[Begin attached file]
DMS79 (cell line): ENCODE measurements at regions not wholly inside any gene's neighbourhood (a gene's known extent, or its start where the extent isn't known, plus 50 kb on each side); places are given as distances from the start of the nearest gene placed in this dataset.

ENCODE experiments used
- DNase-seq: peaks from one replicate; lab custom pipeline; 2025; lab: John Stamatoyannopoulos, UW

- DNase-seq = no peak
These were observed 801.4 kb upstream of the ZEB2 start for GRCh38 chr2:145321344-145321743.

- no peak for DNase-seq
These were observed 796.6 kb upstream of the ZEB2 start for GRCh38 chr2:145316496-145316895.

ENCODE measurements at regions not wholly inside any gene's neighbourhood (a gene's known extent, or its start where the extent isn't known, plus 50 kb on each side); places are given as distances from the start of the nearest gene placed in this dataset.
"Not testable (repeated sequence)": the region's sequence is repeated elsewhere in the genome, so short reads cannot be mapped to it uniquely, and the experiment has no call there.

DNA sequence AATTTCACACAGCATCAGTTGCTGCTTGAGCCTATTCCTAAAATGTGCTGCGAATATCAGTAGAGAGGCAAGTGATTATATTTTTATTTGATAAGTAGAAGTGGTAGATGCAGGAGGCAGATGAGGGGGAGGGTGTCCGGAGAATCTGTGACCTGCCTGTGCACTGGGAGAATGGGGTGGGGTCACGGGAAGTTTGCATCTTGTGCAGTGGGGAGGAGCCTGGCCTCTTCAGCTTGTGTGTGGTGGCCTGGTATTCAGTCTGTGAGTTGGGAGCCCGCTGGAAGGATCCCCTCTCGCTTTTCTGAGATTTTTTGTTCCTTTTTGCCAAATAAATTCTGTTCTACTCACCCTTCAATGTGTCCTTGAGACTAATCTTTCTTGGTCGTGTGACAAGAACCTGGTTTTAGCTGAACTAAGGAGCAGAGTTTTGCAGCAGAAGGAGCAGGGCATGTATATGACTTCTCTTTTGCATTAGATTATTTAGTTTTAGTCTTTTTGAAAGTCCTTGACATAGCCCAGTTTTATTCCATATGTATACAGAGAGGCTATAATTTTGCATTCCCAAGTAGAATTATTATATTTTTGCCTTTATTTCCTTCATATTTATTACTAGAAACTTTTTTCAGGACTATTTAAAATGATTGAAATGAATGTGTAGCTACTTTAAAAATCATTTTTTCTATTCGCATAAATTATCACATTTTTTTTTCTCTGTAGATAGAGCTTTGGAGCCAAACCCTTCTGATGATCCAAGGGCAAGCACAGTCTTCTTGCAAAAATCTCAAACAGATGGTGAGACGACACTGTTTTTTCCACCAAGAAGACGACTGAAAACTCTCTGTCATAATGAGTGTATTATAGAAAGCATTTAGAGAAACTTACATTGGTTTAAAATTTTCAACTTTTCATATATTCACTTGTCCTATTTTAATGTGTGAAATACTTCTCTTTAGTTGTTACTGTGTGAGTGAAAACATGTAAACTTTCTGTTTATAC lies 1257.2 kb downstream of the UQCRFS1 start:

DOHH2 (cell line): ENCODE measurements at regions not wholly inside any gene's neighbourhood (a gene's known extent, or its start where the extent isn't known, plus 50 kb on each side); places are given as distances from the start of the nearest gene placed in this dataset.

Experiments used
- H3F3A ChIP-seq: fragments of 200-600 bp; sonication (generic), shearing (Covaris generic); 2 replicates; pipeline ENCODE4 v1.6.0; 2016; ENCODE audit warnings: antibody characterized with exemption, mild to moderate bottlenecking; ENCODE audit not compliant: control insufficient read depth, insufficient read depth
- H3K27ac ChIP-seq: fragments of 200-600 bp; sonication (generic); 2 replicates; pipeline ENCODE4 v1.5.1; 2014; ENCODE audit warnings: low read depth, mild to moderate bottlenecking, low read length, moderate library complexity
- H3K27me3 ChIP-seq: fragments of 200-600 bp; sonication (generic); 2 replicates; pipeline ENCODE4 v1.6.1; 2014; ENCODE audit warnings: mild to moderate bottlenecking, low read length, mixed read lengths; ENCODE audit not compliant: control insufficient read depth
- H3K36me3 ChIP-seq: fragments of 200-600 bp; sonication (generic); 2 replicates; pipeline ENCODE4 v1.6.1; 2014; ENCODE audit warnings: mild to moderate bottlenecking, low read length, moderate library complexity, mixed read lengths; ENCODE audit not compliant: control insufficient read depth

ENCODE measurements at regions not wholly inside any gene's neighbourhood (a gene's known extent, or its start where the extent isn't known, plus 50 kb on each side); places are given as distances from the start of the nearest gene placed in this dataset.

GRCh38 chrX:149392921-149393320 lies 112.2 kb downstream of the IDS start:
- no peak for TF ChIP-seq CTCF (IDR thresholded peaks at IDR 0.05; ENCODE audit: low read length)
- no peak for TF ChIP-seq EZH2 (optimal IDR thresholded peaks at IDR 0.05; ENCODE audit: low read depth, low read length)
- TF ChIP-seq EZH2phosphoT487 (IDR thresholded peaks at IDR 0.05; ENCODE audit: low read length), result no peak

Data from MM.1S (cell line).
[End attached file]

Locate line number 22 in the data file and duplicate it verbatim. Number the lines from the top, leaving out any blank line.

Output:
Data from MM.1S (cell line).